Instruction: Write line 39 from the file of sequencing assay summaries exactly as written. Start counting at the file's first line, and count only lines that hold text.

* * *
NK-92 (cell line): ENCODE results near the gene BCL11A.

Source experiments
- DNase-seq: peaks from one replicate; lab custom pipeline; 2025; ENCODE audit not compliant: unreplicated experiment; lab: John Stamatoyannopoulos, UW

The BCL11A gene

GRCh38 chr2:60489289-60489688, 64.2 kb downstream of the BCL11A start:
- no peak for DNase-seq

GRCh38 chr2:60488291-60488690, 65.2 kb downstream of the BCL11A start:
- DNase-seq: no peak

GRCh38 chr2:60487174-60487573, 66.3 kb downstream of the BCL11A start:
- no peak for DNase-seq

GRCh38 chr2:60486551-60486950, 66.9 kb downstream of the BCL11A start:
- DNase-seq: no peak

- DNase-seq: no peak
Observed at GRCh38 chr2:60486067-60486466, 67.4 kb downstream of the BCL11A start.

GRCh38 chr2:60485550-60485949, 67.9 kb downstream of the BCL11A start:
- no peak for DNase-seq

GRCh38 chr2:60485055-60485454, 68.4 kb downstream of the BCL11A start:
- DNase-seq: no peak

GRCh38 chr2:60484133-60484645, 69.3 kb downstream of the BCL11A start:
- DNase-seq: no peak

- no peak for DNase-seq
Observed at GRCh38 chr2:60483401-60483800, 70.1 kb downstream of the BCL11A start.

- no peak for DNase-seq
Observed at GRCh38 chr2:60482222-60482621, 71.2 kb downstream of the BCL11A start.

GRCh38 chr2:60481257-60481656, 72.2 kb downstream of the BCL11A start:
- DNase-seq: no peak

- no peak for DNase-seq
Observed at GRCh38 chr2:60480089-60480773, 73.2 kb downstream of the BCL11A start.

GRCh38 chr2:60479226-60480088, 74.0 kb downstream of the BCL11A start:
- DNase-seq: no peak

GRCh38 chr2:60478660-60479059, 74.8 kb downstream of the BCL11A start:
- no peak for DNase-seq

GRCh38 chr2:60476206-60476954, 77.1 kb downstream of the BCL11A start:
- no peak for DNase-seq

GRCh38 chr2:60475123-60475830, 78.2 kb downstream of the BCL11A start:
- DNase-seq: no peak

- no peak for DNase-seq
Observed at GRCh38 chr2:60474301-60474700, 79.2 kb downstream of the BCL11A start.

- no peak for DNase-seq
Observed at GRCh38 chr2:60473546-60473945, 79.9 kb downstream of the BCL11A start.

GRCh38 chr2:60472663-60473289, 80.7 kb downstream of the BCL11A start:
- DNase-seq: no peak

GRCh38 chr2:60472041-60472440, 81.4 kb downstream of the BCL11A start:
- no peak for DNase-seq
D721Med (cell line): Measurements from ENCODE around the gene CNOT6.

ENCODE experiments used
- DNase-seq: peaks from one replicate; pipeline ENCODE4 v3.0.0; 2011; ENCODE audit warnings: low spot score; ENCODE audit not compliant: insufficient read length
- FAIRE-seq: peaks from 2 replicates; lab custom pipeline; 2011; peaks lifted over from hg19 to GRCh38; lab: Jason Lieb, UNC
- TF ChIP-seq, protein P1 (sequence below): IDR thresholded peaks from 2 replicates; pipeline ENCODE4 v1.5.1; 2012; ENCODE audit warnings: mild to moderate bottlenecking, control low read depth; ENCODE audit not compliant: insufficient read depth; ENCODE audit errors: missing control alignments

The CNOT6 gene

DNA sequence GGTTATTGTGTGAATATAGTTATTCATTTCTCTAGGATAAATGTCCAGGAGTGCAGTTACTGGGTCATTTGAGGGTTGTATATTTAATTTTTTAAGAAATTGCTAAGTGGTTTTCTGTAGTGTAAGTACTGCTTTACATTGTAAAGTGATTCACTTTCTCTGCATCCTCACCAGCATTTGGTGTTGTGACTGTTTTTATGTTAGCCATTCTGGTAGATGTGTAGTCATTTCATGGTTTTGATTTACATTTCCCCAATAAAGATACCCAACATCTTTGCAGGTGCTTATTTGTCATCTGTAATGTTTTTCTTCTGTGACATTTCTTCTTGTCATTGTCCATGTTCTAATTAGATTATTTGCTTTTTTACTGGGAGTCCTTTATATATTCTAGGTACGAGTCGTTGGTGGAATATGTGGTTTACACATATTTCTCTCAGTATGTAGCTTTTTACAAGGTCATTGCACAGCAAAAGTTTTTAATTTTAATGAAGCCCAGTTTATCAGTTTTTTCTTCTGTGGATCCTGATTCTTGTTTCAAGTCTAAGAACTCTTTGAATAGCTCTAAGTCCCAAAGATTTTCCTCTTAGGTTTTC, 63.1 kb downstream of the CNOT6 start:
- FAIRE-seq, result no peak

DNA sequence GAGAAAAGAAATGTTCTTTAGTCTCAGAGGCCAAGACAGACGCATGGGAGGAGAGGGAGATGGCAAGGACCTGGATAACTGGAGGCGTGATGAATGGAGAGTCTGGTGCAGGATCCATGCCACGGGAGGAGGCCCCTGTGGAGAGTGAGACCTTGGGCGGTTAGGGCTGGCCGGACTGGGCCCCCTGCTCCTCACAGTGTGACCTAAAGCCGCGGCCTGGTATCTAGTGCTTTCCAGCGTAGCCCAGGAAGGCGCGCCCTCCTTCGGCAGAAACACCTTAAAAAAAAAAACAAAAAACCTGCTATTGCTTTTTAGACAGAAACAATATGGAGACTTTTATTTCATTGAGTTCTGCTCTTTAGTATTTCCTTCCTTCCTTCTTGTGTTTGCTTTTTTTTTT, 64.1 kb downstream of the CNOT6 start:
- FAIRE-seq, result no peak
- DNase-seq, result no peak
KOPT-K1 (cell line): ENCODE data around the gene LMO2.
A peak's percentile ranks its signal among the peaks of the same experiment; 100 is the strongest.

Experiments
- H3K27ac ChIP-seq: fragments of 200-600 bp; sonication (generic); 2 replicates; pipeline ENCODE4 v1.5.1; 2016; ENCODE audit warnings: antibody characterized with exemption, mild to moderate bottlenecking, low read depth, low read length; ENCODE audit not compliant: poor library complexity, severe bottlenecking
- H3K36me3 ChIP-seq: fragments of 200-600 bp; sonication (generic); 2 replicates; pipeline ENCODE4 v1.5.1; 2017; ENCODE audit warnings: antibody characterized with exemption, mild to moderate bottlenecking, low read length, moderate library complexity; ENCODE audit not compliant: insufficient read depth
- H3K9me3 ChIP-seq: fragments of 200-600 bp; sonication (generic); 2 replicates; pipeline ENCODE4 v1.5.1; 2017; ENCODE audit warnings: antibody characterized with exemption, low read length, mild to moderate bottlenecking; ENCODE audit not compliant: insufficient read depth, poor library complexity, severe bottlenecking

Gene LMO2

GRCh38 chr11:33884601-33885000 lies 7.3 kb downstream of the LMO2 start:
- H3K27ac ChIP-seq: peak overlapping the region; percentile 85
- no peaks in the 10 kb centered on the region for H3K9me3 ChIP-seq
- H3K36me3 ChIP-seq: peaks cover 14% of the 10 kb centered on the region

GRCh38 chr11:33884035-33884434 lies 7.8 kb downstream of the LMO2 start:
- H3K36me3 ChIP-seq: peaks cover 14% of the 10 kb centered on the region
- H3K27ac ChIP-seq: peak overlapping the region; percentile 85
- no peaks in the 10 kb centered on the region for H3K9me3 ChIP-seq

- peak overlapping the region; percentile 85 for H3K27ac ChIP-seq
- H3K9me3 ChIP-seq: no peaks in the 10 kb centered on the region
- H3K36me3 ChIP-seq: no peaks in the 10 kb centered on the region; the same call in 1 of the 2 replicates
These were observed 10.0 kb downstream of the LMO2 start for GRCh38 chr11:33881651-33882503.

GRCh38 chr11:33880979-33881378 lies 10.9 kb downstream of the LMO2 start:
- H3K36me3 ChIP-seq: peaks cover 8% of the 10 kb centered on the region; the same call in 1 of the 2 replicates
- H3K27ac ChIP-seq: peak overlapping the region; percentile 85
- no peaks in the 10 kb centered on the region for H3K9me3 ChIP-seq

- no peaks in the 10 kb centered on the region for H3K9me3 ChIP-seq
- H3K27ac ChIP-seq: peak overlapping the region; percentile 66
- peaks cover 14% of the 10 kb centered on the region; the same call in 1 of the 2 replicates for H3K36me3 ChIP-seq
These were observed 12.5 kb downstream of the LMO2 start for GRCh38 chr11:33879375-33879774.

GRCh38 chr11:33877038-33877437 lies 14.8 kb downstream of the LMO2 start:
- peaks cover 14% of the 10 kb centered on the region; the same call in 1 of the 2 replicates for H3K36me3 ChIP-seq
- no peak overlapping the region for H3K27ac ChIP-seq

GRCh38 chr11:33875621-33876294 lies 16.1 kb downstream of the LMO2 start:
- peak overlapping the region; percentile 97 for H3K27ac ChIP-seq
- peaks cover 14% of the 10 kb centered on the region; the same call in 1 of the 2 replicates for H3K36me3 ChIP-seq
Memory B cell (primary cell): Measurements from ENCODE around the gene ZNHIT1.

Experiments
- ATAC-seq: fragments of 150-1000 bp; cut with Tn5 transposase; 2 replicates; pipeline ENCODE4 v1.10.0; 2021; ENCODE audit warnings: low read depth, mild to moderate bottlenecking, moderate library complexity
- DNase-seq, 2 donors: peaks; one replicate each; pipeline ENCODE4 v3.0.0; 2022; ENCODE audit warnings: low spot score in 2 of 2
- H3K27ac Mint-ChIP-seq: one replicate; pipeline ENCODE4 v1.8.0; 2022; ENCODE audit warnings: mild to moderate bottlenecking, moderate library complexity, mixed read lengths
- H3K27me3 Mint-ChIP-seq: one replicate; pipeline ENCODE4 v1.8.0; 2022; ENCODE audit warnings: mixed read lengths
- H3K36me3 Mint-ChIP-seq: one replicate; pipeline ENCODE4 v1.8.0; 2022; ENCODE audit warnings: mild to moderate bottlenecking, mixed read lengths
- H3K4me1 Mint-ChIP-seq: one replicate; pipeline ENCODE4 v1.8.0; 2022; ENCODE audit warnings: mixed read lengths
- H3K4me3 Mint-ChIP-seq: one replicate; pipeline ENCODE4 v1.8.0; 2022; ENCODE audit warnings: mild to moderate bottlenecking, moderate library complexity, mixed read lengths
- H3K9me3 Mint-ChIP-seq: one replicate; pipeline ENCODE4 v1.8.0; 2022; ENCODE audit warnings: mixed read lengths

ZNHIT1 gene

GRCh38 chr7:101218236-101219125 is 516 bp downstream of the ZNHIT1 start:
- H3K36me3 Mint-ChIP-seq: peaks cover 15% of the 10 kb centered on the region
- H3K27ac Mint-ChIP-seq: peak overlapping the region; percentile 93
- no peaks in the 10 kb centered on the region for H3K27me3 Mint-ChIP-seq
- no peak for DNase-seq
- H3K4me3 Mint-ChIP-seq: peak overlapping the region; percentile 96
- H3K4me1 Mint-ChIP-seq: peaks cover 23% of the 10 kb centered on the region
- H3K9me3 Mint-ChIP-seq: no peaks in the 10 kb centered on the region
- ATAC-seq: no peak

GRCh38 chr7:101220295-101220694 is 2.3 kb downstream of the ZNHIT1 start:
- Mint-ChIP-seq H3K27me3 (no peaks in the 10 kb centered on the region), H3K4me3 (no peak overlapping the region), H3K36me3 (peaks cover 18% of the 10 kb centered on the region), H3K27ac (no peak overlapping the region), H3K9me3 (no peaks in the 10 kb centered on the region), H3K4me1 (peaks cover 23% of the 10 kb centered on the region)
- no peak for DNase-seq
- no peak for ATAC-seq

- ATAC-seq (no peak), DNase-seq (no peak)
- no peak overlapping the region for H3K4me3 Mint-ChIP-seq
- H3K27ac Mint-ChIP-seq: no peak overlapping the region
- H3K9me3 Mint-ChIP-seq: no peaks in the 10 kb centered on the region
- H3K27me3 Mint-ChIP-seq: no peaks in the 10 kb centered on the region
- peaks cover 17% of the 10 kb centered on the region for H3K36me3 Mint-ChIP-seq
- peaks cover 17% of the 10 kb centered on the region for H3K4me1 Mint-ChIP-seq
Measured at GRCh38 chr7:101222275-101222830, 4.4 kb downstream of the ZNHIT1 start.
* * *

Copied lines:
- no peak for DNase-seq